Tim Tai, Photography Editor

Branford’s common room filled with collegiate comedians and entertainment industry aficionados eager to hear writer Michael Koman discuss his writing process and philosophy on Thursday evening.

Koman is a comedian, writer and producer who has written on “Late Night with Conan O’Brien,” “Nathan for You” and “Saturday Night Live,” among many other projects. He has been nominated for 11 Emmys — securing one in 2007 for Outstanding Writing For A Variety, Music Or Comedy Program on Conan — and has won six Writers Guild Awards.

“If you feel enthusiasm for something, it’s a sign that either you’re meant to do it or that you’d be good at it,” Koman stated, looking around the room. “Don’t talk yourself out of it; you’re probably cut out for it.”

Koman was introduced by Branford Head of College Enrique de la Cruz, who then ceded the floor to Alexia Buchholz ’24. Choosing a student interviewer for Branford teas is a tradition of de la Cruz, a method by which he hopes to encourage current students to engage directly with the leaders they are inspired by.

Buchholz wrote that after the talk, Koman told her that “if he could get anything across to the students who attended, he wants us to believe in ourselves,” adding that “it was an absolute honor to meet him.”

Koman started his career at MADtv.

“It was just a job I got,” Koman admitted of stint as a writer at the sketch comedy show — the catalyst to his career. “I got [it] out of college, honestly by accident.”

Koman described moving on to “Conan” as a rude awakening — and as a phenomenal opportunity for growth.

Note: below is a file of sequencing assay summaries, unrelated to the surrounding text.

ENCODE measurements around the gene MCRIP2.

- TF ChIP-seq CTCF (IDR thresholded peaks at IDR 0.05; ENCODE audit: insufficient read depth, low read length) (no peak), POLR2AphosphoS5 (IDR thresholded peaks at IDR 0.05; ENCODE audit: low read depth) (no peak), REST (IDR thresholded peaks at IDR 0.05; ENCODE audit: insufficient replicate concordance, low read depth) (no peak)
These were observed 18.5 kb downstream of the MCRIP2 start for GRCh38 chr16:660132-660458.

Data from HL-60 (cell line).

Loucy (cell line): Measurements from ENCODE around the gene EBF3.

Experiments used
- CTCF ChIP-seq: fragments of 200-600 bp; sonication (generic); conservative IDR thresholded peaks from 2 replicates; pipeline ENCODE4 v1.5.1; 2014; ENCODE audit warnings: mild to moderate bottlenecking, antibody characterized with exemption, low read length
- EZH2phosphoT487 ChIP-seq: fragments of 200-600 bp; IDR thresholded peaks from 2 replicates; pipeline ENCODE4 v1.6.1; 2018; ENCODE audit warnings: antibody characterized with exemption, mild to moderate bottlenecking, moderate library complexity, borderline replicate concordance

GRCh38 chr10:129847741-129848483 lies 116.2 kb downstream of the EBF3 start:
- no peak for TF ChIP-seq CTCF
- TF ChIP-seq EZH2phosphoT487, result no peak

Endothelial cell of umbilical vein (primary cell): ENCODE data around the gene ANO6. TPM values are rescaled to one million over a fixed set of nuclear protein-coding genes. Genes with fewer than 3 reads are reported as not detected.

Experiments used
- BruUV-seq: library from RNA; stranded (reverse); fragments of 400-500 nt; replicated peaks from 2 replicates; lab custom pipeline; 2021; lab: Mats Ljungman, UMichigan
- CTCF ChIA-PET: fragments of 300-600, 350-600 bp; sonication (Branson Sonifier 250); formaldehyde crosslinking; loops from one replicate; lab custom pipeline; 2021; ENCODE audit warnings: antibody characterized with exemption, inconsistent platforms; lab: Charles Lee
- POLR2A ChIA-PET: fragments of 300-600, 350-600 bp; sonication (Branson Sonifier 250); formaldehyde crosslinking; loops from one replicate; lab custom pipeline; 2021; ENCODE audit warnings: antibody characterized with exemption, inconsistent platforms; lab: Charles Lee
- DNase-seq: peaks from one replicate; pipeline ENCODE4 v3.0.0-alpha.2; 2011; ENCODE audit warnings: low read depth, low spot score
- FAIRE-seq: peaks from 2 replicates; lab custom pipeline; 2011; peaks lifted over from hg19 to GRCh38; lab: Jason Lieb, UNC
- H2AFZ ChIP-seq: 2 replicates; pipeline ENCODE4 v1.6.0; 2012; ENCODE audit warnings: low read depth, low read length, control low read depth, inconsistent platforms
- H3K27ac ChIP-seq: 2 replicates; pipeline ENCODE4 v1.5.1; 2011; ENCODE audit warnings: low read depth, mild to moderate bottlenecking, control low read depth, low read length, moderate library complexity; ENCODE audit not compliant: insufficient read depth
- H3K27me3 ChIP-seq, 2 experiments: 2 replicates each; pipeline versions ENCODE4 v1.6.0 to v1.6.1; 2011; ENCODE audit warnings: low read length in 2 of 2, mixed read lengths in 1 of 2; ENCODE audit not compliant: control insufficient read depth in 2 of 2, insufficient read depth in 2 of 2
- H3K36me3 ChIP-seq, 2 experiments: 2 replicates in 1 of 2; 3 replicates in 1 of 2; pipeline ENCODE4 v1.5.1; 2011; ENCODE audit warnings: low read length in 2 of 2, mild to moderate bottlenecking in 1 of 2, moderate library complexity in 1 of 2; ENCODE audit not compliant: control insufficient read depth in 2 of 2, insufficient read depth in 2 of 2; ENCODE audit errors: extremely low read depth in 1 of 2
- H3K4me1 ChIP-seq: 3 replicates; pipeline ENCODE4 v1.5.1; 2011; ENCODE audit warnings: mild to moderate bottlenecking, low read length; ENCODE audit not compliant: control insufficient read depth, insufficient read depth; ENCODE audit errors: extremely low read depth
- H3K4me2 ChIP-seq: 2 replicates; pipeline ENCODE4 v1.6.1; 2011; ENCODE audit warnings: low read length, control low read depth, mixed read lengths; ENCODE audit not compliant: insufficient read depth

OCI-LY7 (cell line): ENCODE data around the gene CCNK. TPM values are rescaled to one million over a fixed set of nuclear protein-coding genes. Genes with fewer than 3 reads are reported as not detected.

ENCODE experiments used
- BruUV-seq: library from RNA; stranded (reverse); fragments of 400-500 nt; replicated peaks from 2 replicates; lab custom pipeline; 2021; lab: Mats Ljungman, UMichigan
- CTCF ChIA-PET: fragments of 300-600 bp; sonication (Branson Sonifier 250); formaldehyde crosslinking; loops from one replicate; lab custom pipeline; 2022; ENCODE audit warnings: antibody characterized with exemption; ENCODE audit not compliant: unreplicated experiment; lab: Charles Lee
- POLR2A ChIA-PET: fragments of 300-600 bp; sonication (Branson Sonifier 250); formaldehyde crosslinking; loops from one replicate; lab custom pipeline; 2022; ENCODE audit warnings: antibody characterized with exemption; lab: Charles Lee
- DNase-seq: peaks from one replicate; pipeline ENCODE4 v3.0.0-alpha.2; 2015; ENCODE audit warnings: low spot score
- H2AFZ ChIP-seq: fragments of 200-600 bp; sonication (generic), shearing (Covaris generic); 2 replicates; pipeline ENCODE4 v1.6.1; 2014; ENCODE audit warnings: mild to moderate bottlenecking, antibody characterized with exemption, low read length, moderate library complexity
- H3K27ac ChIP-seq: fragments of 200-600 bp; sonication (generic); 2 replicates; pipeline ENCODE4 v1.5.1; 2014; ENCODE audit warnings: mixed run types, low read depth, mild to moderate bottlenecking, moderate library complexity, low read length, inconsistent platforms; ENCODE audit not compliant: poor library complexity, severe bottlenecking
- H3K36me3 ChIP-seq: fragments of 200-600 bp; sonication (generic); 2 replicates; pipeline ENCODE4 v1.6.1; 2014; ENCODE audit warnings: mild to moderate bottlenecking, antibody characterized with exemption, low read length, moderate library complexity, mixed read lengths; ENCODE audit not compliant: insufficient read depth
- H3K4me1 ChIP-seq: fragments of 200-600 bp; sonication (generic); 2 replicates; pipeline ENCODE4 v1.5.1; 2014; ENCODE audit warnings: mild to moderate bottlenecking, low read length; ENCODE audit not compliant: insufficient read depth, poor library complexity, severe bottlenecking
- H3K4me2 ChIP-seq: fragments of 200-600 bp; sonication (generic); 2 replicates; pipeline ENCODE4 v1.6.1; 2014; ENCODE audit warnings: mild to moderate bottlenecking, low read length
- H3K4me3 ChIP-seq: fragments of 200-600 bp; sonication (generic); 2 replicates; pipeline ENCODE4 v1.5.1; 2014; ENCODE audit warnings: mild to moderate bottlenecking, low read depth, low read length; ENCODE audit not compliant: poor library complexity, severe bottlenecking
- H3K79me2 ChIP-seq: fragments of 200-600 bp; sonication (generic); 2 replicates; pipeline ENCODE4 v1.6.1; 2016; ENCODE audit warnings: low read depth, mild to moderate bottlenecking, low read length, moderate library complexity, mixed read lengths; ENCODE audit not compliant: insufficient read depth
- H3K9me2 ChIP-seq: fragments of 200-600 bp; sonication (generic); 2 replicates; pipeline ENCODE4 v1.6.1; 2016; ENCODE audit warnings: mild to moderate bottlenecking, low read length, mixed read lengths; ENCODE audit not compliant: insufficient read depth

At MADtv, Koman felt like a lone step in a long process of writing and editing. At “Conan”, he remembered, “your idea was completely your responsibility, from pitching to writing to the final edit.”

“I fell apart,” he admitted.”I felt like a fraud … It’s easy when you’re young, when you’re doing something you care about, to vacillate between self-loathing and vanity.”

Koman was plagued by fear, but after some time in the position he came to appreciate the creative freedom he was given, stating that it is the best way to operate a writers’ room.

Perhaps more importantly, he found kinship with the other writers: they found the same things funny, he said. It felt profound at the time, and, Koman added, that sort of chemistry is not always guaranteed.

Koman met Nathan Fielder soon after ending his stint at Conan, when the two began writing together for Demetri Martin. They formed a quick friendship.

“Nathan For You” is part mockumentary, part improv and part “cringe comedy.” No matter how the show is characterized, it is fundamentally silly. Koman spoke of Fielder as a “natural character,” the kind of person whose very presence brings hilarity to any situation. Audience members nudged each other, as if to tell their neighbors, “That’s you!”

Nathan For You ran for four seasons, garnering a cult following and critical acclaim. When it ended in 2017, Koman moved on to SNL, and then to How to with John Wilson.

“I was too old [to write] for SNL,” he said, noting that the best writers on the show were at the beginnings of their careers, “but I made myself do it so I could know what it was like.”

Buchholz asked Koman for his best advice for aspiring creatives; he emphasized community and the unwillingness to succumb to fear. He also noted all the times he almost quit — and how glad he was that he had not.

Koman stayed well past his allotted hour to answer student questions, ranging from inquiries on the streaming age to affectionate interrogations on the creation of favorite “Nathan for You” scenes. 

“I am delighted that we were able to bring Michael Koman to Branford and the Yale community,” de la Cruz told the News. “Koman was generous with his time and offered great anecdotes about his experiences, which were inspirational to students for their creative pursuits in comedy.”

Branford College is located at 74 High St.

Correction 4/11: A previous version of this article misspelled Buchholz’ name. 

Miranda Wollen is the University Editor for the News; she also writes very silly pieces for the WKND section. She previous covered Faculty and Academics, and she is a junior in Silliman College double-majoring in English and Classics.